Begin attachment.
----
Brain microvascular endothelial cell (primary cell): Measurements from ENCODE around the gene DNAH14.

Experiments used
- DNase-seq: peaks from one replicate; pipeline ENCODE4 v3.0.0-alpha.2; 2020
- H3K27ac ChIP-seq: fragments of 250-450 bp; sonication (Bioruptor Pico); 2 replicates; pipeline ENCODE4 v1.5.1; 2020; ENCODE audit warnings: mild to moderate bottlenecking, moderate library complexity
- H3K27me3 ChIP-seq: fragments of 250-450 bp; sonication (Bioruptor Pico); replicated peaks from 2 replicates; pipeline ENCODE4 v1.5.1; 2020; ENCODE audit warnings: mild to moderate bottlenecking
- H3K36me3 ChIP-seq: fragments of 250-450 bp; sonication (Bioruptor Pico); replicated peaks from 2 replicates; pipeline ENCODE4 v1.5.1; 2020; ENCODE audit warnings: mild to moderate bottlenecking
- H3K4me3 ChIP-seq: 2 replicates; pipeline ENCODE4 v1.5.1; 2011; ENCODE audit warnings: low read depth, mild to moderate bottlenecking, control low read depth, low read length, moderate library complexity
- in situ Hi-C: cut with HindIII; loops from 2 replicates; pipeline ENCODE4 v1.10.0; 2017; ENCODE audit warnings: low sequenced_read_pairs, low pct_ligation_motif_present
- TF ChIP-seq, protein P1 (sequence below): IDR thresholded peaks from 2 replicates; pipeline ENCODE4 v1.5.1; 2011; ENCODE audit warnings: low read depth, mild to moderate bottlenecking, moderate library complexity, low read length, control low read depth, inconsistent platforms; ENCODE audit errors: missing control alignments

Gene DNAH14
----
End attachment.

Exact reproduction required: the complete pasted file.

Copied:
Brain microvascular endothelial cell (primary cell): Measurements from ENCODE around the gene DNAH14.

Experiments used
- DNase-seq: peaks from one replicate; pipeline ENCODE4 v3.0.0-alpha.2; 2020
- H3K27ac ChIP-seq: fragments of 250-450 bp; sonication (Bioruptor Pico); 2 replicates; pipeline ENCODE4 v1.5.1; 2020; ENCODE audit warnings: mild to moderate bottlenecking, moderate library complexity
- H3K27me3 ChIP-seq: fragments of 250-450 bp; sonication (Bioruptor Pico); replicated peaks from 2 replicates; pipeline ENCODE4 v1.5.1; 2020; ENCODE audit warnings: mild to moderate bottlenecking
- H3K36me3 ChIP-seq: fragments of 250-450 bp; sonication (Bioruptor Pico); replicated peaks from 2 replicates; pipeline ENCODE4 v1.5.1; 2020; ENCODE audit warnings: mild to moderate bottlenecking
- H3K4me3 ChIP-seq: 2 replicates; pipeline ENCODE4 v1.5.1; 2011; ENCODE audit warnings: low read depth, mild to moderate bottlenecking, control low read depth, low read length, moderate library complexity
- in situ Hi-C: cut with HindIII; loops from 2 replicates; pipeline ENCODE4 v1.10.0; 2017; ENCODE audit warnings: low sequenced_read_pairs, low pct_ligation_motif_present
- TF ChIP-seq, protein P1 (sequence below): IDR thresholded peaks from 2 replicates; pipeline ENCODE4 v1.5.1; 2011; ENCODE audit warnings: low read depth, mild to moderate bottlenecking, moderate library complexity, low read length, control low read depth, inconsistent platforms; ENCODE audit errors: missing control alignments

Gene DNAH14